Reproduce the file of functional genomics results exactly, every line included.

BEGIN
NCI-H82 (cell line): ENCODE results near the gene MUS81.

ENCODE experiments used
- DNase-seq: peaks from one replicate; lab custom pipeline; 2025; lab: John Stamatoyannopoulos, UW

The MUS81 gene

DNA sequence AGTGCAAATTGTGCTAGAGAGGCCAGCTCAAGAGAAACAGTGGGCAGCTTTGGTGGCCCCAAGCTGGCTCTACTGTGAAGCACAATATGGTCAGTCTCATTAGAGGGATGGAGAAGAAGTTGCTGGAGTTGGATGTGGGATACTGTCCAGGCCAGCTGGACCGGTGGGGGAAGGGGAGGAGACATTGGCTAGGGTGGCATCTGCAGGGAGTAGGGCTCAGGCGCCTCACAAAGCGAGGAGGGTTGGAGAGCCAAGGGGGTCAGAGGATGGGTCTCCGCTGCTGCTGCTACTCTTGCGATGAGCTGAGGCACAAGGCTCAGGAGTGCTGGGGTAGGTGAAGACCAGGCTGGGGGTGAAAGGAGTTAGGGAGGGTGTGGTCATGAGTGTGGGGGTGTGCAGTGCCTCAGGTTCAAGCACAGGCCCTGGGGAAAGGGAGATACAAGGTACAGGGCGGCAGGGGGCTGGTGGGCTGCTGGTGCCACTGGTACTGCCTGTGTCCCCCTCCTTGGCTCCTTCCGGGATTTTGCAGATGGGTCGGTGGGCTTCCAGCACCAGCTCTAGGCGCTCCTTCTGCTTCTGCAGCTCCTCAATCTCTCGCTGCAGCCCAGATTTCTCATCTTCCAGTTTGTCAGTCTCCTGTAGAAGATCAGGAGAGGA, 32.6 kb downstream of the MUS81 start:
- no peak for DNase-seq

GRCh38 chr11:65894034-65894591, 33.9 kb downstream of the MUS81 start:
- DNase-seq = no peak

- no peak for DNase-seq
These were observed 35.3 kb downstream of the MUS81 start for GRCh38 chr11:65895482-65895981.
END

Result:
NCI-H82 (cell line): ENCODE results near the gene MUS81.

ENCODE experiments used
- DNase-seq: peaks from one replicate; lab custom pipeline; 2025; lab: John Stamatoyannopoulos, UW

The MUS81 gene

DNA sequence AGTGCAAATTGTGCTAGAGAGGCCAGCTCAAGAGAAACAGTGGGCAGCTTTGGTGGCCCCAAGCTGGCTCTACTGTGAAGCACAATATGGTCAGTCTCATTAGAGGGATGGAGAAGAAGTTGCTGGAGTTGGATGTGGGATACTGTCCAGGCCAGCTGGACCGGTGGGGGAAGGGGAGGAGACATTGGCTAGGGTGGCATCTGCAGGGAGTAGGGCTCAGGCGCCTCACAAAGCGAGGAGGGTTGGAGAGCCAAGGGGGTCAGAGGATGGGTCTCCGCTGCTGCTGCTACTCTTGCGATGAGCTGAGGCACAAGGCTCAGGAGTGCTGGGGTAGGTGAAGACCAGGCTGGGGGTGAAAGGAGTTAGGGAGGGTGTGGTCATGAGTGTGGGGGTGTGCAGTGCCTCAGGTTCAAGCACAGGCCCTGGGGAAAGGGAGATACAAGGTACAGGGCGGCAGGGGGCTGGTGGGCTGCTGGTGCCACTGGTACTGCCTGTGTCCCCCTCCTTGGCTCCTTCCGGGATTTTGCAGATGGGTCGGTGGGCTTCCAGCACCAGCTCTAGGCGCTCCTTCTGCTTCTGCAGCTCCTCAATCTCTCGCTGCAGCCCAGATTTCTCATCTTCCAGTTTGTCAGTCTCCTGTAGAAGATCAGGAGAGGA, 32.6 kb downstream of the MUS81 start:
- no peak for DNase-seq

GRCh38 chr11:65894034-65894591, 33.9 kb downstream of the MUS81 start:
- DNase-seq = no peak

- no peak for DNase-seq
These were observed 35.3 kb downstream of the MUS81 start for GRCh38 chr11:65895482-65895981.